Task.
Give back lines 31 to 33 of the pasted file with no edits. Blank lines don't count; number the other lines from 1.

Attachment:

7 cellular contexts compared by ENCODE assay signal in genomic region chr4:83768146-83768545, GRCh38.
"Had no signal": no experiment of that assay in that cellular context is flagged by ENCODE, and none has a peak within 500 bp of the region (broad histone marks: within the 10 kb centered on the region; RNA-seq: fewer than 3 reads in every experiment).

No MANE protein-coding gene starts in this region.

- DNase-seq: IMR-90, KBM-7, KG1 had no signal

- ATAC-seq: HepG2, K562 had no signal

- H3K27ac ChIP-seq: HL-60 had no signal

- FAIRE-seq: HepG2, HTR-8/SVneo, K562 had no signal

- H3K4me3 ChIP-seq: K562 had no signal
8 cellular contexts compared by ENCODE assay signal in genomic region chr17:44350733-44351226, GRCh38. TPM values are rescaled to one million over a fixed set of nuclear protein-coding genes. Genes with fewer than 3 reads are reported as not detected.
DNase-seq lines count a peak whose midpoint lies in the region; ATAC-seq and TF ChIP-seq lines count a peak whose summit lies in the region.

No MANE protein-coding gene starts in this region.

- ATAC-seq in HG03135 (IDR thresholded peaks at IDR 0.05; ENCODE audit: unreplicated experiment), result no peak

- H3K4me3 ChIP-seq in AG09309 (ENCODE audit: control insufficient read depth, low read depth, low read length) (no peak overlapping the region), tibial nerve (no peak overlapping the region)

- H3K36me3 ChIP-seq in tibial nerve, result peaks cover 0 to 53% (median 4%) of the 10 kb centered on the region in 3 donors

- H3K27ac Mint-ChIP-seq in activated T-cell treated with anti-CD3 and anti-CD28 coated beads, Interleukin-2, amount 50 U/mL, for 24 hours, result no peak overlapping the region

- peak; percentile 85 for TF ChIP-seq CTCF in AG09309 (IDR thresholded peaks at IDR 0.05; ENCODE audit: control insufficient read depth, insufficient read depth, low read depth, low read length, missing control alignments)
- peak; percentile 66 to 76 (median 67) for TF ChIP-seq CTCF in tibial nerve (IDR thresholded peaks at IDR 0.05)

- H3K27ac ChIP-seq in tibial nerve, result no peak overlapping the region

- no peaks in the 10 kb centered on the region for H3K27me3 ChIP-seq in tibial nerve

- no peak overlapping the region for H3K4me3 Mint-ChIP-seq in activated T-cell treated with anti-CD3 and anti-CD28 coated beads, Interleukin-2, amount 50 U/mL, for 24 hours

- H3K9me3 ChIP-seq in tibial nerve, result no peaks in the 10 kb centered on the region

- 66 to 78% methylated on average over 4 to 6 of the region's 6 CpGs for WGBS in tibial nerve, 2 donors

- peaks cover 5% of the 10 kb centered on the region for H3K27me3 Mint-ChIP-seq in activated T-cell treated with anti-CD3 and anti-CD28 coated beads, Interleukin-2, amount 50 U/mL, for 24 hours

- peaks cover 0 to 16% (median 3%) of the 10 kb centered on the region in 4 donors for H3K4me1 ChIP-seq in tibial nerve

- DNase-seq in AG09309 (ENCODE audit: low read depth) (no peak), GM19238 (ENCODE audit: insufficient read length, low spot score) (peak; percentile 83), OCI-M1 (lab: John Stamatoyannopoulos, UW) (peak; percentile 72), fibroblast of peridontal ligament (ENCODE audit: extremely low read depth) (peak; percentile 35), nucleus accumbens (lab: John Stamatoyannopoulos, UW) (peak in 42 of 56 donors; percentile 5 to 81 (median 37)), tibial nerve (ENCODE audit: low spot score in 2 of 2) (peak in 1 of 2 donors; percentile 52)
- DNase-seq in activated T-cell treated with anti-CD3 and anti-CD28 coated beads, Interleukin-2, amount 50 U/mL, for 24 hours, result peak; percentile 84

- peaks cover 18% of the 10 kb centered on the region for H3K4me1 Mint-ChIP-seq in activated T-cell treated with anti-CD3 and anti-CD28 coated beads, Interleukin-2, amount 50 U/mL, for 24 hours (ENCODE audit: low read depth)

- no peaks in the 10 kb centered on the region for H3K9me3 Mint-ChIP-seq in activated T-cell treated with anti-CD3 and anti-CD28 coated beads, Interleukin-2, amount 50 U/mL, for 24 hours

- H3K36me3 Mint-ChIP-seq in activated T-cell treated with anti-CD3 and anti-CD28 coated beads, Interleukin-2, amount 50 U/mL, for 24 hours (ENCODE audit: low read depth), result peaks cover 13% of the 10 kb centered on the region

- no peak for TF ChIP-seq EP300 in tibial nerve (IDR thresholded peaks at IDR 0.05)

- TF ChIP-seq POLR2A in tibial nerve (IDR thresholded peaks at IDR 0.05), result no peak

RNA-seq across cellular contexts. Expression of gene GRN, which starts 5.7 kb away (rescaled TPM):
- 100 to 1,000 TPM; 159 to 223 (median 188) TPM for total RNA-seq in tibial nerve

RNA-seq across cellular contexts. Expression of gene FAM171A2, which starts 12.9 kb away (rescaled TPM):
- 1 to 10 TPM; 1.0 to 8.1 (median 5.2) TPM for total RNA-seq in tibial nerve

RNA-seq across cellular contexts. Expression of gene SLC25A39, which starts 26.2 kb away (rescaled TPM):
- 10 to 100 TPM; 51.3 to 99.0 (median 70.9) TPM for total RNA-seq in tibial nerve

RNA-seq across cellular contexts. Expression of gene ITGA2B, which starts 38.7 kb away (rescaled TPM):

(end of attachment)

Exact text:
- TF ChIP-seq POLR2A in tibial nerve (IDR thresholded peaks at IDR 0.05), result no peak

RNA-seq across cellular contexts. Expression of gene GRN, which starts 5.7 kb away (rescaled TPM):
- 100 to 1,000 TPM; 159 to 223 (median 188) TPM for total RNA-seq in tibial nerve